Two recent news items shine a spotlight on MSHA, its inspection corps, and several publicly acknowledged inspection failures. On February 5, 2013, the W.Va. Supreme Court published a decision that, for purposes of the Federal Torts Claim Act (“FTCA”), found the United States is liable for the wrongful death of two coal miners resulting from the admittedly negligent inspections performed by federal mine inspectors. Bragg et al. v. U.S., Case No. 12-0850 (W.Va. Supreme Court of Appeals) (February 5, 2013). Two days later, MSHA announced that it placed a mine inspector on probation for two years for falsely claiming that he had inspected six mining facilities in Tennessee from August 2011 through October 2011.
Although the U.S. government is the responsible party for satisfying any judgment on a successful FTCA claim, the admitted and/or proven negligence of its subordinate representatives (such as the negligent inspections at Aracoma) is a reminder of the ongoing public scrutiny of the agency’s operations. In Tennessee, the failure of an inspector to actually inspect several mines opens the door for similar FTCA claims if any injuries or deaths occurred at these mines during that time or at other mines where this inspector performed. It may even spur enterprising personal injury attorneys to investigate this or other mine inspectors looking for noticeably low issuance rates as a potential basis for filing FTCA claims.
Notably, in the aftermath of the mining fatalities in 2006, public scrutiny resulted in immediate amendments to the Mine Act, which increased enforcement actions, increased monetary penalties, and led to greater monitoring by the agency. However, despite the resulting increase in enforcement and penalties, subsequent fatalities and other serious accidents still occurred. Thus, additional waves of criticism have ebbed and flowed since the recent amendments.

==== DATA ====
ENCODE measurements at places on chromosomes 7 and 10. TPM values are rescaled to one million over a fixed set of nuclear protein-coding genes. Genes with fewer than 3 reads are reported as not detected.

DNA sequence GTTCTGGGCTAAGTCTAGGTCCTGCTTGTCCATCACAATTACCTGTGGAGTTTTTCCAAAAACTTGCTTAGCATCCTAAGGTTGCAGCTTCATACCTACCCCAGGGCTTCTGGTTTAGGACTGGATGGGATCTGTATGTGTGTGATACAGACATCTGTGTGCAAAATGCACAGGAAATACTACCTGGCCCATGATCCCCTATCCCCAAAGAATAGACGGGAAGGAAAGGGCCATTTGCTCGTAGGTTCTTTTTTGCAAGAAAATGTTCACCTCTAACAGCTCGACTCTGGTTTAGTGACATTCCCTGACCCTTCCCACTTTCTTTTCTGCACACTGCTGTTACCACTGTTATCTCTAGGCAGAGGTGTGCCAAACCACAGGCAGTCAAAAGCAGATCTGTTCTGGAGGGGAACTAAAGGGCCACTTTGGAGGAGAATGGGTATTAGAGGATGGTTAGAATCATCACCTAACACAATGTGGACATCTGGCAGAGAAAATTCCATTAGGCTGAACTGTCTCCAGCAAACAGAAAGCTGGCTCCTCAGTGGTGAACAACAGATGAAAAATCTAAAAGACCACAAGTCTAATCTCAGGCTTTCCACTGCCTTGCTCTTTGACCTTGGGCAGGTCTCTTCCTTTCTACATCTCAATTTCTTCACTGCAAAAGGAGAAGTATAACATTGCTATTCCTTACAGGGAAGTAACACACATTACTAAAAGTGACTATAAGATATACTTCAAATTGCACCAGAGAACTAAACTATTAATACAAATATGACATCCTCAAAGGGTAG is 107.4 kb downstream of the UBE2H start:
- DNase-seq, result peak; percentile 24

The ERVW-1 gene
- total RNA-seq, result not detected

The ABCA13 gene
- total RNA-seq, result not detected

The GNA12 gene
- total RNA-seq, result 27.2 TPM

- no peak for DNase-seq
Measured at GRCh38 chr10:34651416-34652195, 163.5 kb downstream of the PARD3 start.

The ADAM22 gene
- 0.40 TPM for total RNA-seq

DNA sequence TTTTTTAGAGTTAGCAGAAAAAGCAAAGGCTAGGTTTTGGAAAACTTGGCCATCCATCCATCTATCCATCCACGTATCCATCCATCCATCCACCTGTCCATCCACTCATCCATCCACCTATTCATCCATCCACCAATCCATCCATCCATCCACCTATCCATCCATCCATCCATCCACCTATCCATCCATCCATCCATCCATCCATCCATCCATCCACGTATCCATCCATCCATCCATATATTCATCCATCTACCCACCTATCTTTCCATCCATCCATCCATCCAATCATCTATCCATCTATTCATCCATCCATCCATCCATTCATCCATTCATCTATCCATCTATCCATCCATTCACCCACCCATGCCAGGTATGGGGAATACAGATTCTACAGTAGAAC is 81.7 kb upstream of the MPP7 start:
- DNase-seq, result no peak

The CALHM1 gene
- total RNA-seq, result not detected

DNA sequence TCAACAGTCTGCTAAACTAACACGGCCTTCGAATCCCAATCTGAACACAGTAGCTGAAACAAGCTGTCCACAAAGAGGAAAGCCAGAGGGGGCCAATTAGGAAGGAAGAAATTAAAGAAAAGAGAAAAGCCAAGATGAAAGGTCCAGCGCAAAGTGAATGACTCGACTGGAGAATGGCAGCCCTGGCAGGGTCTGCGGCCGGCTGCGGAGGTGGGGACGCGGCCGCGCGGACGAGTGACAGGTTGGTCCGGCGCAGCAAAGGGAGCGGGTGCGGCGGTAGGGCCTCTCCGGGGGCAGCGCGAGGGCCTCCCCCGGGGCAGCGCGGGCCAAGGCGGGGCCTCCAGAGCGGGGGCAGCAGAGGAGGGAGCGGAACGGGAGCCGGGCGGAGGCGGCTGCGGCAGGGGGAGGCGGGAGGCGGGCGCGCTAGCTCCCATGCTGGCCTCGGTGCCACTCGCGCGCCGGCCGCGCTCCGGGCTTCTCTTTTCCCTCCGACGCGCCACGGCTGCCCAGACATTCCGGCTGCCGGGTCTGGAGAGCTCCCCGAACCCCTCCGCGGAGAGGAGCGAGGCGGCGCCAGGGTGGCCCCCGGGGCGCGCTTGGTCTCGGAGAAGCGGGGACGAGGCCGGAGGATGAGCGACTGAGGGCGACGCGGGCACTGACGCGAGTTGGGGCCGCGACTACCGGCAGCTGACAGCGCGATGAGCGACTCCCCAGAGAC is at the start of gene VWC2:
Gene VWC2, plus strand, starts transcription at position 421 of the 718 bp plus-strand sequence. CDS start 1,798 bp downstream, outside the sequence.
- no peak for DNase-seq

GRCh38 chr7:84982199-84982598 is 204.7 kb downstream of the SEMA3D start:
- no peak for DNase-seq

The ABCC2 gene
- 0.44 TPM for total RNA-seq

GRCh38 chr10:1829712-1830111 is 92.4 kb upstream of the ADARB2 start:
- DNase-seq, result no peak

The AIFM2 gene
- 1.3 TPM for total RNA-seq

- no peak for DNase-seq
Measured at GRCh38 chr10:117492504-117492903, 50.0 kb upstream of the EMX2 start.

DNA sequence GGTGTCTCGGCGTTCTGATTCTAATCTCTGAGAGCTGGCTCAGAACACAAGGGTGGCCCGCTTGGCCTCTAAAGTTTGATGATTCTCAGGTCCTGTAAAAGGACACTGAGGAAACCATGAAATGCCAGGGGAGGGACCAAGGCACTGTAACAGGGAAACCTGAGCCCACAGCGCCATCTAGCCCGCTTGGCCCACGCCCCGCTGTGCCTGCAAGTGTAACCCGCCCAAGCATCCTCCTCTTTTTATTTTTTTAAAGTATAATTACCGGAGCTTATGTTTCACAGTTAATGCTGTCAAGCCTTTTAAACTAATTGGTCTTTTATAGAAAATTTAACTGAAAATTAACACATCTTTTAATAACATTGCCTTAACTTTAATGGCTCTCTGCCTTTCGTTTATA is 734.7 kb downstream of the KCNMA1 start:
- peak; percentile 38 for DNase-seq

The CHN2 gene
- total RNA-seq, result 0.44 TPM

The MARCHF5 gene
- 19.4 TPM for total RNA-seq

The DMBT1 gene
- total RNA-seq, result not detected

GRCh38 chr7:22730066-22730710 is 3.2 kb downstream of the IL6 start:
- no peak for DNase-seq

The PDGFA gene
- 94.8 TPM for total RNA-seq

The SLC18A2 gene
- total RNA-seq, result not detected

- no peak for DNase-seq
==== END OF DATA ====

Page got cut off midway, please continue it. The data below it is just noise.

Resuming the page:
These news items certainly trip the radar of mine operators, raising an obvious question: How will these events impact regulatory enforcement, and more specifically, will the threat of liability under the FTCA improve (or reduce) the quality of enforcement and miners’ health and safety?
All eyes will be watching with great curiosity. In light of the self-critical examinations in 2006 and of recent, inspection techniques and policies will likely be reviewed and scrutinized for perceived weaknesses. The agency will likely re-emphasize its “Rules to Live By” as a basis for targeting standards believed to be directly related to recent fatalities and serious injuries. However, recent history also suggests more inspectors, more inspections, more citations, and greater aggregate penalties to counteract any public outcry. Recent amendments and regulations purportedly empower the agency to do so, obviating the need for additional legislation. The recent changes to the pattern of violations (“POV”) standard, a constitutionally deficient change, which effectively eliminates the final order criteria and stifles operators’ due process rights, subject operators to more frequent and severe actions going forward. In combination, these implemented and anticipated changes forewarn of even greater increases in regulatory oversight.
Accordingly, operators should expect increased frequency of inspections, increased duration of such inspections, and possibly an increased number of inspectors per visit – all as an effort to shield itself from future “negligent inspection” determinations. Moreover, multiple inspectors per visit may be the agency’s “buddy system” to prevent individual inspectors from wholly ignoring a mine, and shutting the door on future FTCA claims. In preparation for this uptick of enforcement activity, operators should scrutinize their present operating culture, develop a plan to identify and correct areas of weakness ripe for agency enforcement, and become proactive in their interaction with MSHA and its inspectors. Operators should also make a committed effort to carefully study any increased enforcement activity and determine whether these efforts are satisfying the mission of MSHA and the mining laws and regulations: protecting miner health and safety. If these actions are not improving miner health and safety, more aggressive industry-wide and/or operator-based action may be required.